Now AZ is normally quite a high-energy individual. On the ride down to Hamilton, however, she seemed particularly rambunctious. I think ‘OH MY GOD I’M SO NERVOUS!’ were the first words she uttered upon entering the car. ‘5k! It’s so INTENSE! What am I supposed to eat? How long do we warm up? How fast should I go? Oh my god I feel sick. Ooooh my stomach. Oh god I have to go to the washroom.’ I looked back to make sure she was breathing in between her unremitting words, and was relieved to see that she had not fallen into sweaty convulsions. ‘AZ, relax!’ I said, ‘It’s only 5k! You’ve run an ironman! What could be more nerve-wracking than 10 hours of racing?!’ ‘Ummm...a 5k...or maybe a 3k? My stomach hurts...’ She continued on with her nervous chatter. I couldn’t figure out why she was so nervous, since there was virtually no pressure on her – hell, Nic wasn’t even in the car to instill REAL LIFE fear in her! When I asked her what her 5k PB was, her voice became shrill again ‘PB? PB?! I have no PB! I’ve never run a 5k!’ Aaaaaaah it finally all started to make sense to me! The long distance runner’s fear of running anything shorter than a marathon. I can understand that. Luckily, the calm Kathryn was there to appease AZ’s nerves by telling her they’d run together, and that Kathryn was going for a sub-19:10, or 3:50/km. ‘Ok so I’ll just follow you then? We can do 3:50? Ooohhh that sounds intense!.....’ AZ continued..

When we arrived in Hamilton winter was upon us. It was freezing cold, windy and we shivered in the registration tent wearing full-on skiing gear. Of course when AZ asked me SPECIFICALLY what I intended on wearing (the logical part of my brain again slipping away) I stood by my weather-network outdated decision of a singlet and half-tights. ‘YOU ARE CRAZY G.I. JANE!’ She yelled. ‘What is wrong with you? You are a freak!’ I thanked her for the compliment and defended myself by saying I would sport some trendy arm-warmers and gloves as well (but really they were just to make me look more hardcore). By the time we warmed up, however, it had gotten a few degrees warmer and I was legitimately HOT. I rolled up my half-tights.

My goal for this race was to go out anywhere from 3:25-3:30 and hang on, really focusing on staying strong in the last 2k. My ‘A’ goal was to run 17:30; ‘B’ was to run 17:45 and ‘C’ was to PB (sub-18:00). I felt pretty relaxed through 1k, which I went through in 3:26 or so. I was pleased to see at 2k I had apparently picked it up to 3:25. I began to think I’d have no problem going 17:30. I started to increase the intensity in the next km, only to pass through in 3:41. WTF?! How is that possible? I realized that the km markers were likely off and that I should shift my focus to my cadence and effort and not on splits. I tried to push harder from 3-4k but only managed a 3:38, which I ended up maintaining to the finish, where I crossed through in 17:48. I was initially a little disappointed, seeing as I was on such a road2hope to a 17:30 early on, but eventually began to appreciate that I still ran a 37s 5k road PB and was 11s faster than my 5000m on the track earlier this summer. Can’t really complain. I am still dissatisfied with my ability to push harder in the last km of my races, however, since the guy I was with until 4k managed to squeak under 17:30 in 17:28 or so. Argh!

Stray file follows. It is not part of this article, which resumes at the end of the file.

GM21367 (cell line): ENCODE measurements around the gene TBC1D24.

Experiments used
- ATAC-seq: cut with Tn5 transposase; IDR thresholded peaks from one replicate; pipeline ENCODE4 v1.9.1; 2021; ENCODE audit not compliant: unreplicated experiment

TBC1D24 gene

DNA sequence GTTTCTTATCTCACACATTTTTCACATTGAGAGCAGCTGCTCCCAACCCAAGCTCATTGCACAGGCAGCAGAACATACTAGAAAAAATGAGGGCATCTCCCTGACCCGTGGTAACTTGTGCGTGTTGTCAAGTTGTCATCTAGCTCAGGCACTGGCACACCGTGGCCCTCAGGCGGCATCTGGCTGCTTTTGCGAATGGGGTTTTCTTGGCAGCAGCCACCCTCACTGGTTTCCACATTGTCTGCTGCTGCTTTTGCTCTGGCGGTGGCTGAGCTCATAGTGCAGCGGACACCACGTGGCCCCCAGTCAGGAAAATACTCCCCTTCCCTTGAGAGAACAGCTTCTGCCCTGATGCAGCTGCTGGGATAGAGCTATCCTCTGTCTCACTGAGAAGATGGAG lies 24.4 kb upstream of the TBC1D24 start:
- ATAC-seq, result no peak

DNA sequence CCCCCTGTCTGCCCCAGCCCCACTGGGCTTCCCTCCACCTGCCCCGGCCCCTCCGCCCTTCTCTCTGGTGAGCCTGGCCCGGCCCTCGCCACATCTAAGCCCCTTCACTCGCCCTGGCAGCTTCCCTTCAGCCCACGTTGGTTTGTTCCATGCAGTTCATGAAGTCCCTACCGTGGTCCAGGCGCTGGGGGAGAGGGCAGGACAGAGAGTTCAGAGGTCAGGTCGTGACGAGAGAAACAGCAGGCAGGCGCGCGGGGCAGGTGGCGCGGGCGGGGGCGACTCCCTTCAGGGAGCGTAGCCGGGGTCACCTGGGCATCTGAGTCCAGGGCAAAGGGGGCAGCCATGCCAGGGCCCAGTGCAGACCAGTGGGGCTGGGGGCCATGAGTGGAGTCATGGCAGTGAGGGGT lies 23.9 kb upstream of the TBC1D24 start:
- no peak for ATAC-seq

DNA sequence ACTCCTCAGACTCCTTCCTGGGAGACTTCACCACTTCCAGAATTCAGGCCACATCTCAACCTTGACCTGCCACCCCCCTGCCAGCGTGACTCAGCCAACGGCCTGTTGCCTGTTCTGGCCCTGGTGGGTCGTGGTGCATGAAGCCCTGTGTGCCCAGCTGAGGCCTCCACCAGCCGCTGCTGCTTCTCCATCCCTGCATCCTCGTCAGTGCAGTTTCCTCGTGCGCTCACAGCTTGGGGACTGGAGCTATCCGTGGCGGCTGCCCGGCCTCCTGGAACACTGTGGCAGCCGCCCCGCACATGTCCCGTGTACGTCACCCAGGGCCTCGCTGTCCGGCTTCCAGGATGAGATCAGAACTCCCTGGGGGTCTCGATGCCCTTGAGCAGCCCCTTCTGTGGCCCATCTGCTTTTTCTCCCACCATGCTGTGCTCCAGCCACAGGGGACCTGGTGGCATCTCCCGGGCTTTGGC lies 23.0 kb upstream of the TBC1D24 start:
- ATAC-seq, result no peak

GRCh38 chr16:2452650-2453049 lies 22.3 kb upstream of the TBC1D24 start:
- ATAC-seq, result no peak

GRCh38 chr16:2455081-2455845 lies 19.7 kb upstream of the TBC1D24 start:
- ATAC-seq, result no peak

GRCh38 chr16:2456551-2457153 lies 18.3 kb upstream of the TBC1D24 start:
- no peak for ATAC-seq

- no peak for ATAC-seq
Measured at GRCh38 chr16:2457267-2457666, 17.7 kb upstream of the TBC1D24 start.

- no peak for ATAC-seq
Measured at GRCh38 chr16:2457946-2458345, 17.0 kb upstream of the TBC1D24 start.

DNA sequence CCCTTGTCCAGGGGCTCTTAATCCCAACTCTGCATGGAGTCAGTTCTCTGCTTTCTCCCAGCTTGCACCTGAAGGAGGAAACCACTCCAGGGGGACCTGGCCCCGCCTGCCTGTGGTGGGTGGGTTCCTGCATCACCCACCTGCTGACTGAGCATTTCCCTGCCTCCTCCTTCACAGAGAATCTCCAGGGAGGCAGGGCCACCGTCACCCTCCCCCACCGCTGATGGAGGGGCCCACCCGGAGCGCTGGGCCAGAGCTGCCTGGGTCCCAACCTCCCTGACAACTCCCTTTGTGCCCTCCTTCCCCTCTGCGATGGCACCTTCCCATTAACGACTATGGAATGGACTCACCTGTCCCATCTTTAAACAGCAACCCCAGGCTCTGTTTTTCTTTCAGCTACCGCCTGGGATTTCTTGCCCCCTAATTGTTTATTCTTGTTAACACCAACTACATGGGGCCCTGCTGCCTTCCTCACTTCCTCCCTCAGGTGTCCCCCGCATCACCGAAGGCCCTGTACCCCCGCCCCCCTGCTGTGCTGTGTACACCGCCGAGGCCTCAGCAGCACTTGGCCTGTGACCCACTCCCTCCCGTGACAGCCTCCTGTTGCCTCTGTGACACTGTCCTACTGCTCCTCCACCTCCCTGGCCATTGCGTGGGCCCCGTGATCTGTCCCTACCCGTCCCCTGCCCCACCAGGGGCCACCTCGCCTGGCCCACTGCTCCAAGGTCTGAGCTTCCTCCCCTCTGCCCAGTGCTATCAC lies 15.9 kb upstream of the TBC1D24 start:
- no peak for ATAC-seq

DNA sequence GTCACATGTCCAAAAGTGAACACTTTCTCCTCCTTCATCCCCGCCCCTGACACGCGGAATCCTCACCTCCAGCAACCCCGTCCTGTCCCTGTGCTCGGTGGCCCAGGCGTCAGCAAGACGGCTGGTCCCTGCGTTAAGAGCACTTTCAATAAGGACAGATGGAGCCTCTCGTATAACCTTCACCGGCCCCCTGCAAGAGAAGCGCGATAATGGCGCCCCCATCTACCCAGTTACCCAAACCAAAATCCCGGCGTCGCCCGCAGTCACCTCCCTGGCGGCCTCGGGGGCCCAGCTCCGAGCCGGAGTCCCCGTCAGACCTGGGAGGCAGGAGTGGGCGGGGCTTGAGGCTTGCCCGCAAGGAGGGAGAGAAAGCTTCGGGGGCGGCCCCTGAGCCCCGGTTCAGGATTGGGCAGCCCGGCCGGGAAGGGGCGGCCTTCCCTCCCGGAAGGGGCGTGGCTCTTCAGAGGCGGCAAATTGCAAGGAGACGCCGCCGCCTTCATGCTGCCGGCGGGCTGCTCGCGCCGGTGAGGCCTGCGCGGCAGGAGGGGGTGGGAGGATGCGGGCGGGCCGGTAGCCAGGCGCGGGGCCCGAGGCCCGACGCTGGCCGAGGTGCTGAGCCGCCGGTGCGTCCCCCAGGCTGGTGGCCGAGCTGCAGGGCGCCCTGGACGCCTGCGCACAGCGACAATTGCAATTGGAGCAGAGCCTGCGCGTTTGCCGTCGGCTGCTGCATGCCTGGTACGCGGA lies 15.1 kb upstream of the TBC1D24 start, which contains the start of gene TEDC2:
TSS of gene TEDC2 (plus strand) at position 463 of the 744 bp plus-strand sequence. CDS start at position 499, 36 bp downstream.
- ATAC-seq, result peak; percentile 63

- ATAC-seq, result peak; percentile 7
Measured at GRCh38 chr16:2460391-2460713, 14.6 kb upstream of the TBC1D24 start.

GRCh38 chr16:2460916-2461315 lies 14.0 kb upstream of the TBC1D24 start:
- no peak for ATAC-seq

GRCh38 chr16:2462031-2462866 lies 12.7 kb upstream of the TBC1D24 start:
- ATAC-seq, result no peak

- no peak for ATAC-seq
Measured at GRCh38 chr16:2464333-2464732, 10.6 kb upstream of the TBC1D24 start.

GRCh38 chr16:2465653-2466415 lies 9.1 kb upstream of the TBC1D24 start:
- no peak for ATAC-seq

Kathryn was close to cracking 19:00 with her 19:04, which we have justifiably blamed on the horrible hairpin turn at 3.8k, where not only did she (and everyone else) lose momentum, but also ran around the marshall standing 2 feet away from the cone instead of directly around it. Next time will be a sub-19:00 fo sheeze. As is the bliss of one’s first try at a distance, AZ set an awesome PB of 19:34. Way to eliminate the 20:00 barrier by blowing by it on your first try! Of course, the whole way back AZ exclaimed how much she LOVED 5k’s and promptly began planning her attack on a sub-19:00, which I have no doubt she will attain by next Spring. I suppose pre-race nerves are a good thing in some cases!

After the race I felt strangely perky and energetic. My legs felt great on the cooldown and my energy was high all day, leading me to suspect I could have dug a little deeper. I wish I had another chance to run a 5k this season, but it doesn't look like this will be a possibility with two cross-country races on the horizon. That is, unless I raced every weekend and squeezed in another 5k in the third week of November, but I'm not sure that's a good idea. Nevertheless, I am chipping away at my 5k time season by season without ever really focusing on it, so I am hoping that it will continue to get incrementally faster with each try!

I will also have ample opportunity to be forced out of my comfort zone in the coming weeks, as I prepare for the AO Championships and AGSI Nationals Cross-Country, both being held in Guelph. Looking forward to it!